Inhaled corticosteroids are effective for the treatment of asthma. Because of the appreciation of the importance of airway inflammation in the pathogenesis of the disease, these drugs are being used more frequently not only in severe but also in moderate asthma. Treatment rarely has to be stopped because of topical adverse effects since oropharyngeal candidiasis and dysphonia are uncommon in children. However, paediatricians need to remain alert for the possibility of systemic adverse effects. With sensitive techniques, dose-dependent adrenal suppression has been documented in children treated with inhaled steroids but generally this effect has no clinical relevance. Although suppression of short term growth velocity has been reported, long term studies have shown that when growth impairment occurs in a child with asthma it is more likely to reflect poor asthma control than the administration of inhaled corticosteroids. Calcium supplementation may be necessary in children with asthma treated with inhaled steroids since this treatment may cause reduction in osteocalcin, a marker of osteoblast activity and bone formation. Other systemic adverse effects have been reported in case reports. The use of a large spacer device has been shown to reduce the incidence of both topical and systemic adverse effects from inhaled steroids and their use should be encouraged. In any child with asthma who really needs inhaled steroids, the lowest dose possible should be prescribed; however, the mistake of prescribing doses too low to be therapeutically effective should be avoided.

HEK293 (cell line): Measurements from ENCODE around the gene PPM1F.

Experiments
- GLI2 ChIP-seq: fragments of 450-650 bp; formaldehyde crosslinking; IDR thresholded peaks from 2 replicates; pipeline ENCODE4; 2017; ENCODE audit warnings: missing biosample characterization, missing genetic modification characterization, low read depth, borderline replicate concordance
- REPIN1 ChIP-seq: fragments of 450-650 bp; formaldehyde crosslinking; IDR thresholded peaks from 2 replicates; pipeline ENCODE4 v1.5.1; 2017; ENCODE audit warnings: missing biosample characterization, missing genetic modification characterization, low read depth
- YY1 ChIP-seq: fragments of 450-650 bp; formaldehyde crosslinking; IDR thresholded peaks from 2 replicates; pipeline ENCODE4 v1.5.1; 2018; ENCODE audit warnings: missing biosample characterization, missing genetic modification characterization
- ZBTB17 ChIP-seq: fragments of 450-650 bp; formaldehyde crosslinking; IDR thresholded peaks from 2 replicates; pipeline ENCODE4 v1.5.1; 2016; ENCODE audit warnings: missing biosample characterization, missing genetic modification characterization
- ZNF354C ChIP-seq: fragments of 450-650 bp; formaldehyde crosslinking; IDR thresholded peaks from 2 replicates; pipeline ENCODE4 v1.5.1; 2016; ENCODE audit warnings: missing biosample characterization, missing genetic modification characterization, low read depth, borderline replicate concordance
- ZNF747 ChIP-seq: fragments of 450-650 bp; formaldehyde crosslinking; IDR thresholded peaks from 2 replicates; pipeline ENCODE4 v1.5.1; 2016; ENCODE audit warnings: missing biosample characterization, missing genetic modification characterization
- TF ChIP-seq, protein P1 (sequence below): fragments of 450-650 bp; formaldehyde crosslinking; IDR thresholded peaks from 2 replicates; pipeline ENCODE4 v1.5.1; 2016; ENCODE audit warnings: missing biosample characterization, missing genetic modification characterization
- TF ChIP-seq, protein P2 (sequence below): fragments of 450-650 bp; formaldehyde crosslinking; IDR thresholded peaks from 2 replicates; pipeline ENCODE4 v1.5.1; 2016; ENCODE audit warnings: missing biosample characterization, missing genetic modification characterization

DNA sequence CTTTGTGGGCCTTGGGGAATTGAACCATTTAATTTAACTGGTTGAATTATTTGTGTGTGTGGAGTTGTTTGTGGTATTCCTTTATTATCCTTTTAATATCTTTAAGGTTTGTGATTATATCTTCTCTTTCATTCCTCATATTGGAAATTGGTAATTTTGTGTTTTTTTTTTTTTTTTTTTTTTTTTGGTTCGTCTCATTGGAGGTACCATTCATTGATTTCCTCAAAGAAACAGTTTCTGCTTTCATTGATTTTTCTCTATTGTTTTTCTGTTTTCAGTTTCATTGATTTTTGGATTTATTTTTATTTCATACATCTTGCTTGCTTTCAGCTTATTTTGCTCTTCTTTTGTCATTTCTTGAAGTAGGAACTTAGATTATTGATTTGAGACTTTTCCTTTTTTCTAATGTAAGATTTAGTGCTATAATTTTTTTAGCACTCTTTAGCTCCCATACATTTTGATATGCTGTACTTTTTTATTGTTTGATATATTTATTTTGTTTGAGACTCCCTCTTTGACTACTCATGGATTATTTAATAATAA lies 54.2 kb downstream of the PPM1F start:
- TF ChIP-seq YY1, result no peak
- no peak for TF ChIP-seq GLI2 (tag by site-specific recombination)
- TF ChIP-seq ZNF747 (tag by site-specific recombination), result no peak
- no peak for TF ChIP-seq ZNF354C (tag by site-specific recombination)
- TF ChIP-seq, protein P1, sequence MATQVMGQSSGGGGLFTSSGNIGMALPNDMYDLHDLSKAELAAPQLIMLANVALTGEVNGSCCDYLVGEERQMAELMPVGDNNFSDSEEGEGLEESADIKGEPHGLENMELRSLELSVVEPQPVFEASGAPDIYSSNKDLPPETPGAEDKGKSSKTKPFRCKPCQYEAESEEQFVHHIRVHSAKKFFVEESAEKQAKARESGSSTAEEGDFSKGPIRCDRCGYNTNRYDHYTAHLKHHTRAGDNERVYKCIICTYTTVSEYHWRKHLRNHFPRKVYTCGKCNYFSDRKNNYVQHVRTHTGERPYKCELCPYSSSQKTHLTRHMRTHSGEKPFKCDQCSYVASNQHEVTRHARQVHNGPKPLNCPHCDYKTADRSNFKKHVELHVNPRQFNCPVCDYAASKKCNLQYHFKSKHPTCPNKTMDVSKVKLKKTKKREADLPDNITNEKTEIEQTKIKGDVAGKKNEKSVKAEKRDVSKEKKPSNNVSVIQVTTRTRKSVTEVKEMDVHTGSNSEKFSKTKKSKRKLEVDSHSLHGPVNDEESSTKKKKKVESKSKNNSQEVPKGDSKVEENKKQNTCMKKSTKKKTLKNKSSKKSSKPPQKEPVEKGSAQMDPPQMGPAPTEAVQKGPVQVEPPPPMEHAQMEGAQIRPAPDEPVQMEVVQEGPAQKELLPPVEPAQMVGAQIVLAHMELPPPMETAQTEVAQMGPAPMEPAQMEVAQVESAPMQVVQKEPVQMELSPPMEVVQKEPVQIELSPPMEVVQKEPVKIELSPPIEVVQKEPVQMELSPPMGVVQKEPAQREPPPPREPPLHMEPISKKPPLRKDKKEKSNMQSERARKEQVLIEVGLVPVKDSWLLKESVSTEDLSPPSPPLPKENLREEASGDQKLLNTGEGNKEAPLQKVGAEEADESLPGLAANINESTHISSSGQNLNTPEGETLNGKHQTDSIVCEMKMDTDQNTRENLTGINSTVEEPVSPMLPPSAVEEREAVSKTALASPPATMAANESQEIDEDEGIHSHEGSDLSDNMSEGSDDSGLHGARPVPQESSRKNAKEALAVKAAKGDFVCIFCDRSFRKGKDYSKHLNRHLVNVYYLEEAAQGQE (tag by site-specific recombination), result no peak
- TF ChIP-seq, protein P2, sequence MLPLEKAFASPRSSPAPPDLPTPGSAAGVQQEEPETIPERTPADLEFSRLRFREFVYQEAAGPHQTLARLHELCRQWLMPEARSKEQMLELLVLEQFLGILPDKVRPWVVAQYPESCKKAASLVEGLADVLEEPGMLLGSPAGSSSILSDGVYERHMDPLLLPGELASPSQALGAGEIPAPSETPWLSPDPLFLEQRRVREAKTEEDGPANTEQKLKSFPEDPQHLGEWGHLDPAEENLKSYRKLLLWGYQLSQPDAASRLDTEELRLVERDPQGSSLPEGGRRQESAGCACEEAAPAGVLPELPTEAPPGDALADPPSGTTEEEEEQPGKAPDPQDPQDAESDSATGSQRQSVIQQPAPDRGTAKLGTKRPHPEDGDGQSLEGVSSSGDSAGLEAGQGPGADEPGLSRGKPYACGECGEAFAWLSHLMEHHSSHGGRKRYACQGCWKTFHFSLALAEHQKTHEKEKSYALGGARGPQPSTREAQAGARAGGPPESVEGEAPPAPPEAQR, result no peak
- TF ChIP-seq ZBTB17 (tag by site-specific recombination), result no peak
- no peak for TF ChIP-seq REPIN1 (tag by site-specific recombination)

Inhaled corticosteroids in children. Is there a 'safe' dosage?

BONER, Attilio;PIACENTINI, Giorgio
1993

Abstract

Inhaled corticosteroids are effective for the treatment of asthma. Because of the appreciation of the importance of airway inflammation in the pathogenesis of the disease, these drugs are being used more frequently not only in severe but also in moderate asthma. Treatment rarely has to be stopped because of topical adverse effects since oropharyngeal candidiasis and dysphonia are uncommon in children. However, paediatricians need to remain alert for the possibility of systemic adverse effects. With sensitive techniques, dose-dependent adrenal suppression has been documented in children treated with inhaled steroids but generally this effect has no clinical relevance. Although suppression of short term growth velocity has been reported, long term studies have shown that when growth impairment occurs in a child with asthma it is more likely to reflect poor asthma control than the administration of inhaled corticosteroids. Calcium supplementation may be necessary in children with asthma treated with inhaled steroids since this treatment may cause reduction in osteocalcin, a marker of osteoblast activity and bone formation. Other systemic adverse effects have been reported in case reports. The use of a large spacer device has been shown to reduce the incidence of both topical and systemic adverse effects from inhaled steroids and their use should be encouraged. In any child with asthma who really needs inhaled steroids, the lowest dose possible should be prescribed; however, the mistake of prescribing doses too low to be therapeutically effective should be avoided.
Asthma; corticosteroids; children
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Utilizza questo identificativo per citare o creare un link a questo documento: http://hdl.handle.net/11562/7501
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